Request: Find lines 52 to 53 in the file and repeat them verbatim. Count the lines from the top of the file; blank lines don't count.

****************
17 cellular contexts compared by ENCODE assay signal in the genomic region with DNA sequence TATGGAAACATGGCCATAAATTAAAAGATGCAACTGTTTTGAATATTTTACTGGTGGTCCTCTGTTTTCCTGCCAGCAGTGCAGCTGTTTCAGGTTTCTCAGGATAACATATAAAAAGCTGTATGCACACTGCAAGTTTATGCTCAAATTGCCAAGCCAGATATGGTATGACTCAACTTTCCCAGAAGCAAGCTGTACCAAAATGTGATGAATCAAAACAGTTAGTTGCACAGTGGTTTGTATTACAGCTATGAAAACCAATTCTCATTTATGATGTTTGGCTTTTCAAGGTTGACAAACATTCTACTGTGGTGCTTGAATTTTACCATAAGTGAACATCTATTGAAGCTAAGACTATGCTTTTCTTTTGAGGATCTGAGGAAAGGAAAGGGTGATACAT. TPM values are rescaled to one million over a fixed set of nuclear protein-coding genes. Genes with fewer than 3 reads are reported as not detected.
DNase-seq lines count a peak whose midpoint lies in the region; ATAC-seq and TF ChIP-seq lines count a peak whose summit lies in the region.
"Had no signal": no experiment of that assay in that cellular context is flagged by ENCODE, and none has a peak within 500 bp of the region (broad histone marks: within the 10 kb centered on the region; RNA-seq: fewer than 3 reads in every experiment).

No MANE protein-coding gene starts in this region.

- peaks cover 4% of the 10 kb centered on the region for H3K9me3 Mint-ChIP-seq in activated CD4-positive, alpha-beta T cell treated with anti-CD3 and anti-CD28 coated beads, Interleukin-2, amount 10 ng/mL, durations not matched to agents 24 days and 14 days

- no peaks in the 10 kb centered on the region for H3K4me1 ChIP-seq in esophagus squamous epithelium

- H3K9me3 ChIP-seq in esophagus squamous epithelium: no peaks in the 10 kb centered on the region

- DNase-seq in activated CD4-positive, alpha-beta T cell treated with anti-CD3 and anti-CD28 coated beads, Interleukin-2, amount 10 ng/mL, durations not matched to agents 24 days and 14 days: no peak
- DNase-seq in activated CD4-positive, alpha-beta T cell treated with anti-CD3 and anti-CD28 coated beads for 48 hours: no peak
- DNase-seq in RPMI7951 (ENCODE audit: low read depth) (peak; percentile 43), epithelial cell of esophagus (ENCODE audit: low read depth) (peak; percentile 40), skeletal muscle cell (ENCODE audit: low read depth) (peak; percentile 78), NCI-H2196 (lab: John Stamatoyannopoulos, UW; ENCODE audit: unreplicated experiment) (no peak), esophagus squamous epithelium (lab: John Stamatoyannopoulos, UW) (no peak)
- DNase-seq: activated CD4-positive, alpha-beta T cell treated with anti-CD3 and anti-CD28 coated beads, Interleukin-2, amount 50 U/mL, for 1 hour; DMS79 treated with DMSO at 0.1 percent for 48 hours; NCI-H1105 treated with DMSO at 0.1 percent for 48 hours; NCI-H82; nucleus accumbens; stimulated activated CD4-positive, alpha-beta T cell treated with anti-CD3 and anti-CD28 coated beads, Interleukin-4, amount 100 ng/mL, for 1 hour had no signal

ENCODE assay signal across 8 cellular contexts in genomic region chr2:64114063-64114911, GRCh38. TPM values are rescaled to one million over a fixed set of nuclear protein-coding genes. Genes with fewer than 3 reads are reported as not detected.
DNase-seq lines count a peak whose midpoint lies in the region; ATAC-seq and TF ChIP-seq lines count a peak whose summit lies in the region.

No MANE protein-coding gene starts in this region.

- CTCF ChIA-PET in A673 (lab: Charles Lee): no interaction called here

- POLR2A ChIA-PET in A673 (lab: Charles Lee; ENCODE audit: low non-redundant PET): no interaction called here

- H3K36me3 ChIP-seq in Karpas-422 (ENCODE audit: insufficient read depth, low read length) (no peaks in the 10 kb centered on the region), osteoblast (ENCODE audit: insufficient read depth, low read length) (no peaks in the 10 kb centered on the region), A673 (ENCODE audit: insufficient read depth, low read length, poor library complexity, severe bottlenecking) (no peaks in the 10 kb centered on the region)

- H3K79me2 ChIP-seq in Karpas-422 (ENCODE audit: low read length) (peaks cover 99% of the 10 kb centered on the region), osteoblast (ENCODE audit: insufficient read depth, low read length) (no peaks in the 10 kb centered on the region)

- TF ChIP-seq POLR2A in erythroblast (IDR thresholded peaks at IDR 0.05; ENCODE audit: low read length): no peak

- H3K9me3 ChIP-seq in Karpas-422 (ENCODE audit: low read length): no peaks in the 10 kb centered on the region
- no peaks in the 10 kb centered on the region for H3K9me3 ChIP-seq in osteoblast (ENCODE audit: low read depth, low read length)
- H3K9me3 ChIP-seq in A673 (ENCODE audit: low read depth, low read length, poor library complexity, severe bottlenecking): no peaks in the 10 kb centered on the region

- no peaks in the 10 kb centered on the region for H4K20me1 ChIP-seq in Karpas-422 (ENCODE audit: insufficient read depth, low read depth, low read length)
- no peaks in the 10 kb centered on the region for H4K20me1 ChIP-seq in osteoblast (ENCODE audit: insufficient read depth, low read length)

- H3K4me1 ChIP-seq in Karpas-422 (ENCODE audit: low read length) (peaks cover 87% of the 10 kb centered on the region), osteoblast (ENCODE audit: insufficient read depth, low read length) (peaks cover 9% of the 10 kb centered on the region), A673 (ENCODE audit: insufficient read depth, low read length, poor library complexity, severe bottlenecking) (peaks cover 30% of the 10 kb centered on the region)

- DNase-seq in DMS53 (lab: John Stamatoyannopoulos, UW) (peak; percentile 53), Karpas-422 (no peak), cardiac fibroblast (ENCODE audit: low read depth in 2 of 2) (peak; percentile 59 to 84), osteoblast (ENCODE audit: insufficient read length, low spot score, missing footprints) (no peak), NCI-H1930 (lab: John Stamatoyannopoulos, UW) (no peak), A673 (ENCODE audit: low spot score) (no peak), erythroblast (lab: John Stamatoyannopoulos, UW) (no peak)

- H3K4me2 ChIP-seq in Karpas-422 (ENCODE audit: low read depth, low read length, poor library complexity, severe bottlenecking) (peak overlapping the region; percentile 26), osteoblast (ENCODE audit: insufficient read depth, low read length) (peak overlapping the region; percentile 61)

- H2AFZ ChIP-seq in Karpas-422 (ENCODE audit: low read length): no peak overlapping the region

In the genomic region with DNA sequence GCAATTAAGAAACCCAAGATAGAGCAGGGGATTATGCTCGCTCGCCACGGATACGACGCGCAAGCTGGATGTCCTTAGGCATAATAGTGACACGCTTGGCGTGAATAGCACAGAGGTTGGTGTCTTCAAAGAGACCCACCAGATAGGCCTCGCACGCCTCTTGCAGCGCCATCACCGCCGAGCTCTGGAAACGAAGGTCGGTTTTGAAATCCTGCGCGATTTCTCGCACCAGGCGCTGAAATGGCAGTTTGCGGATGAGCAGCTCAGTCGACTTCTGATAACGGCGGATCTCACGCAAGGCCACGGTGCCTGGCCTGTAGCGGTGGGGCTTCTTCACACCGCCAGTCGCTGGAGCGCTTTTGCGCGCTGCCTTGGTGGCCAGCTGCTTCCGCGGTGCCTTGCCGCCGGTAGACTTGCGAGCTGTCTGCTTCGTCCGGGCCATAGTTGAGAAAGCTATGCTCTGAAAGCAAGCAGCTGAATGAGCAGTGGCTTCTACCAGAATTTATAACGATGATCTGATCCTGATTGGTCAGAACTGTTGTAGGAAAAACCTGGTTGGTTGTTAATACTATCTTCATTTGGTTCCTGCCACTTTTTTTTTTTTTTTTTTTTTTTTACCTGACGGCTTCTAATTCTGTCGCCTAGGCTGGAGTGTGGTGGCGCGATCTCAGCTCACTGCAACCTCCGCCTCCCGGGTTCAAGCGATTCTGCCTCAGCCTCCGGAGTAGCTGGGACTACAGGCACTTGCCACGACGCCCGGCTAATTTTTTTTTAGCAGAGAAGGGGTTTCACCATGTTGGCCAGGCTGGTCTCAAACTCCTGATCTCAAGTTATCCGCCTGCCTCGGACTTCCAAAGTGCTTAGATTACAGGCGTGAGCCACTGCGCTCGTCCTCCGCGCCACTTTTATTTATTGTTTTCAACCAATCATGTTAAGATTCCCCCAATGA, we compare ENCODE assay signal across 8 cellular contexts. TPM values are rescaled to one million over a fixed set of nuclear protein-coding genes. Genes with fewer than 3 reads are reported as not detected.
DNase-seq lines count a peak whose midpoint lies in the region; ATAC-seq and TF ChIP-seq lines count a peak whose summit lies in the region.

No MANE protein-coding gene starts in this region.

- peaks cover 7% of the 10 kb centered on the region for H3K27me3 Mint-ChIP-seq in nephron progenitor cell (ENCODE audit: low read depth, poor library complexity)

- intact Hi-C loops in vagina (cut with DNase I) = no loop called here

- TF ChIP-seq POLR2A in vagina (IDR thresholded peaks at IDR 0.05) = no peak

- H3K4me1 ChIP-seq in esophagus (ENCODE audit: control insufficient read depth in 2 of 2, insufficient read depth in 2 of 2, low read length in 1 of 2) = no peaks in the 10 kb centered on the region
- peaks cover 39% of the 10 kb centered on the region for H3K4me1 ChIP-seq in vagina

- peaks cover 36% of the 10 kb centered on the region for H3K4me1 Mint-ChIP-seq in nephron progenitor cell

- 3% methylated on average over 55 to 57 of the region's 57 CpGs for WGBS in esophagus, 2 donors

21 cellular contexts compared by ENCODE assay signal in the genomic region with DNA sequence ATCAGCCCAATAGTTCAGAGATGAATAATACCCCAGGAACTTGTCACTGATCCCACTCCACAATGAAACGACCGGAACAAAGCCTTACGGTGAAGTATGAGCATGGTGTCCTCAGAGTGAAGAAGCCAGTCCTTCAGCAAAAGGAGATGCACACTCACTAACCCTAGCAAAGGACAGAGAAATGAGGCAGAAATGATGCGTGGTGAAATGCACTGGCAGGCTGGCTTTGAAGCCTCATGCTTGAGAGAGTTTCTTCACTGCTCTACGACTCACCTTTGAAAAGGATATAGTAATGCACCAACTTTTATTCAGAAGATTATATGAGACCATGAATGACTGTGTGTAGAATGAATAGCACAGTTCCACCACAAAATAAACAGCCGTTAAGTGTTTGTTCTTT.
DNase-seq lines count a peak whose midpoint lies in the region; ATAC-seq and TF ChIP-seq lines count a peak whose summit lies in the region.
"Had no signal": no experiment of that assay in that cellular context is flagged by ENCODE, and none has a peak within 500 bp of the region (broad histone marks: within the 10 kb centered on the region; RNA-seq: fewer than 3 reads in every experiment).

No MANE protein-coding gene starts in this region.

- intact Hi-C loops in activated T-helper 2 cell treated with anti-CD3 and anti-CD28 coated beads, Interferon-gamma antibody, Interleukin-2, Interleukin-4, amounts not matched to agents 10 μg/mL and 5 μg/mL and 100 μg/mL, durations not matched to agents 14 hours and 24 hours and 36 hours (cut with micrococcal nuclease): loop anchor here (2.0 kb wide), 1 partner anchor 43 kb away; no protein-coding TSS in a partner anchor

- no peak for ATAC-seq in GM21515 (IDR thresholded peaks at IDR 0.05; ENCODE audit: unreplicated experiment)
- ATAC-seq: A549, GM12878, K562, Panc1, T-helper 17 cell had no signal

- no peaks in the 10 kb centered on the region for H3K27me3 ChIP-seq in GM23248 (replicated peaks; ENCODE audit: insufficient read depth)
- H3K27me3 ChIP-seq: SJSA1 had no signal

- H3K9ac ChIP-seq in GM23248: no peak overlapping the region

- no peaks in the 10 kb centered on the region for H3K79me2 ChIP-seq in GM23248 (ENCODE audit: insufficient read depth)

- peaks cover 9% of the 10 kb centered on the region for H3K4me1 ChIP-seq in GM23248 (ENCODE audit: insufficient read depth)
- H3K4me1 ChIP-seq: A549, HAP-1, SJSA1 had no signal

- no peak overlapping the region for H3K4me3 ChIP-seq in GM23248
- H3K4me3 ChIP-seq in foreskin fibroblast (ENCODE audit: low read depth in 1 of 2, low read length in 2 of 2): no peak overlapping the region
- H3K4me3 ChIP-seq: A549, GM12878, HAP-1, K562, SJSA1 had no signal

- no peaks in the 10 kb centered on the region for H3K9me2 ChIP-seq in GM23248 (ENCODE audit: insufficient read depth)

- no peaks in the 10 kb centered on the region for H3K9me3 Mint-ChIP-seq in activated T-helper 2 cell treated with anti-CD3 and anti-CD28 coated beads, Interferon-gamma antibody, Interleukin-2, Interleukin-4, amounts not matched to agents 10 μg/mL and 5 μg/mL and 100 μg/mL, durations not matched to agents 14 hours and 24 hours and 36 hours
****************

- no peak overlapping the region for H3K4me3 ChIP-seq in GM23248
- H3K4me3 ChIP-seq in foreskin fibroblast (ENCODE audit: low read depth in 1 of 2, low read length in 2 of 2): no peak overlapping the region